The trial court heard testimony from two experts in bridge engineering on the topic of depreciation analysis. DOTD presented evidence from Zolan Prucz, Ph.D, P.E., whose firm was hired to repair the bridge. Dr. Prucz recommended a 50% depreciation based on the Truman-Hobbs guidelines as evaluated, and on all other conditions of this specific bridge as it relates to similar structures spanning the Mississippi River nearby, namely the Huey P. Long Bridge and the Crescent City Connection.

         Dr. Prucz explained that the factors used to determine the service life of a fender system include the type of structure, the material used, the function and conditions to which it is exposed, performance expectations, age, and maintenance and repair history. Dr. Prucz testified that the Truman-Hobbs Bridge Act provides guidance in this determination in that it contains service life estimates agreed upon in the industry.

         Dr. Prucz clarified the difference between the expected service life of a structure and the actual service life. He stated that values presented relating to expected service life refer to the expectation of a structure when new, i.e., the probable life. These values do not take into account the condition of the structure at any given time. They are based on statistics of service life of similar structures in the past. In short, the concept of expected useful life applies to a future projected useful life of a new structure. Actual service life, in comparison, relates more to structures that have been in existence and have a history of performance, and/or a quantifiable nature of deterioration over the years.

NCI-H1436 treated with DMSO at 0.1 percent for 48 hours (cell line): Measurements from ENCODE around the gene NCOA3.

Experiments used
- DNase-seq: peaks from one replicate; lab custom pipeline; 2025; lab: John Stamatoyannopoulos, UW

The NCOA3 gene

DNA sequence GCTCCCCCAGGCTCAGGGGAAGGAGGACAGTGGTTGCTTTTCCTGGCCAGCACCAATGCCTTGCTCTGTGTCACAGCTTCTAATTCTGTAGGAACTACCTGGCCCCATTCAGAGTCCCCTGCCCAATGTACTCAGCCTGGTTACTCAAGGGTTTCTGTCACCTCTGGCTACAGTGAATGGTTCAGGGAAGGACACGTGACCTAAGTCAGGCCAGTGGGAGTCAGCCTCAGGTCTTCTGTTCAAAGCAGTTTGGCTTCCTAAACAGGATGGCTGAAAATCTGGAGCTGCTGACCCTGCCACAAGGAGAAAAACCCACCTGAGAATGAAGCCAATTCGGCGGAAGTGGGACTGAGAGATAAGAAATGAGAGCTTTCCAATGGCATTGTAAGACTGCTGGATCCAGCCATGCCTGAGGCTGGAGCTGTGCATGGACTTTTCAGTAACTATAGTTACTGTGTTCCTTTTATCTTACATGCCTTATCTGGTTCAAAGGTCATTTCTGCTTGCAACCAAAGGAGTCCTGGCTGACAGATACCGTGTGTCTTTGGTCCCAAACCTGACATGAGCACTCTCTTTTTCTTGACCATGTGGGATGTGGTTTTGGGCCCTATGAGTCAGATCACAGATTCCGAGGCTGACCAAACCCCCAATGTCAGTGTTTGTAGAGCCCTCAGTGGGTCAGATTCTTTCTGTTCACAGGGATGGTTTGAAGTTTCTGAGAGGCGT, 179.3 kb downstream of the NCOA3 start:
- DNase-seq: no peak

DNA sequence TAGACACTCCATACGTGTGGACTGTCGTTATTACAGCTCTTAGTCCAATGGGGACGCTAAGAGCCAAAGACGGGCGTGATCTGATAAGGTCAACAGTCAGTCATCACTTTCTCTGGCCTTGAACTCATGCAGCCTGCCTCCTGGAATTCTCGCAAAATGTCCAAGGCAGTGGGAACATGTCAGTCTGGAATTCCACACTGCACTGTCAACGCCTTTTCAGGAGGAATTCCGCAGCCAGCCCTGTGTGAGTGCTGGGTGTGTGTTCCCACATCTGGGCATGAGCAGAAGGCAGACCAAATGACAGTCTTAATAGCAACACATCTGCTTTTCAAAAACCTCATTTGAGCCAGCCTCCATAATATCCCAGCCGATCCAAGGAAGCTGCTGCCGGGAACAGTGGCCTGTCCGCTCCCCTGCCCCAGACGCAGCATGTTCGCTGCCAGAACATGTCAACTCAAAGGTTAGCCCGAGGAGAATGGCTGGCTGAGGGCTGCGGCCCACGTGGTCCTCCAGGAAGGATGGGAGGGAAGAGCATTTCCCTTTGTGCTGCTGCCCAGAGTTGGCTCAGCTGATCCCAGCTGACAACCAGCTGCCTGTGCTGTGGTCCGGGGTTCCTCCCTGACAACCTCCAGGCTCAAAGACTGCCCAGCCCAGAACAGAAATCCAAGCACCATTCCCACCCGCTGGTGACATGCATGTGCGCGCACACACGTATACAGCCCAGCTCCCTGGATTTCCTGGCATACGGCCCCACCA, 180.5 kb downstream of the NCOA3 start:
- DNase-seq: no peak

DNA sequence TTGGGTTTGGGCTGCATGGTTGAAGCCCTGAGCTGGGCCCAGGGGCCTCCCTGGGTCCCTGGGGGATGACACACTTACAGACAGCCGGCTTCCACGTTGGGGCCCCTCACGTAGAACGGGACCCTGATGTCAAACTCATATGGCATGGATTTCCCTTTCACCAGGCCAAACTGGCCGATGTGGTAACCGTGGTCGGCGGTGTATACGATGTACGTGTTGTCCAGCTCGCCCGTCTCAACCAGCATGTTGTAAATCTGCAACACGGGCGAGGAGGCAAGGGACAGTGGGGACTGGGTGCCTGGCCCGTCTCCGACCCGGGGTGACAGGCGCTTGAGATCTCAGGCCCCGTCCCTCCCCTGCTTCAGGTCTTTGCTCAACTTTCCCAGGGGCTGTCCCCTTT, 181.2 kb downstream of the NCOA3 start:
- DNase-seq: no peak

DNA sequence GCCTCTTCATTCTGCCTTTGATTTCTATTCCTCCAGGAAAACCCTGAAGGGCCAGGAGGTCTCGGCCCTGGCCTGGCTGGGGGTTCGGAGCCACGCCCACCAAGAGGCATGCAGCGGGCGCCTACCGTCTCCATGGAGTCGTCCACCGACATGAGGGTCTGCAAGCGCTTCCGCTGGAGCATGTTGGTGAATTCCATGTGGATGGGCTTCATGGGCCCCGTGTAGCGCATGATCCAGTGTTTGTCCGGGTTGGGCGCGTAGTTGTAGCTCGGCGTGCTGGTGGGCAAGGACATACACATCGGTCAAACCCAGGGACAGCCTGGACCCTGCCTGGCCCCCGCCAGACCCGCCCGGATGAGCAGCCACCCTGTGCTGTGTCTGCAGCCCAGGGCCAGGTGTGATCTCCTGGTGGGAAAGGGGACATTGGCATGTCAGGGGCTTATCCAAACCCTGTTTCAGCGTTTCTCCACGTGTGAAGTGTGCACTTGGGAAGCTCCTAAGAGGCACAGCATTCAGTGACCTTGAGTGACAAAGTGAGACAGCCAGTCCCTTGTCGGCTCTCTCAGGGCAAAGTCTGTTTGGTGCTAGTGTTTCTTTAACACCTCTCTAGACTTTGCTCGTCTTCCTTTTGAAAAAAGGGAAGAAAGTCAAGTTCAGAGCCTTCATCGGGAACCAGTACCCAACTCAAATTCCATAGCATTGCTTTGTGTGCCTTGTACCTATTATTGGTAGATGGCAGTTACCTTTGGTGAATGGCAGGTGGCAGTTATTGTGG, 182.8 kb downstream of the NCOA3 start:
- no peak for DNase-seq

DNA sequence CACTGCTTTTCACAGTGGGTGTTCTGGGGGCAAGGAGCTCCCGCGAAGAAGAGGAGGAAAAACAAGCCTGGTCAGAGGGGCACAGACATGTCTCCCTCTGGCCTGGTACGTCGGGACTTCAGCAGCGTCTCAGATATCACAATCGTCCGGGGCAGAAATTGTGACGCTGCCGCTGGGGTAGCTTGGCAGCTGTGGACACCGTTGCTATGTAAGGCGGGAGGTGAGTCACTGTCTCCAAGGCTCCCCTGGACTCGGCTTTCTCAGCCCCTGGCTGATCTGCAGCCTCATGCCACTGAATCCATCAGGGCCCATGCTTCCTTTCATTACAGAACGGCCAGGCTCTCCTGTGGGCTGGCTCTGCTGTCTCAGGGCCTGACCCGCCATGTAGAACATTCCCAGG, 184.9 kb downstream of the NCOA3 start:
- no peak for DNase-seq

In evaluating and rendering a professional opinion on the useful life of a structure such as Pier 4, the actual useful life, as opposed to the expected useful life, is a more accurate and a better measure of the useful life of the structure for purposes of depreciation in Dr. Prucz's professional opinion. Dr. Prucz estimated a 50 year expected useful life for the Sunshine Bridge. He stated that the fender was in good condition when it was removed, with some newer timbers showing ongoing maintenance.

         Taira Lynn and D&S offered the testimony of Donald Barnes, P.E. who opined that the depreciation rate should be increased to 75% based on inadequate maintenance and condition of the pier. Although Mr. Barnes did find some newer timbers, he disagreed with Dr. ...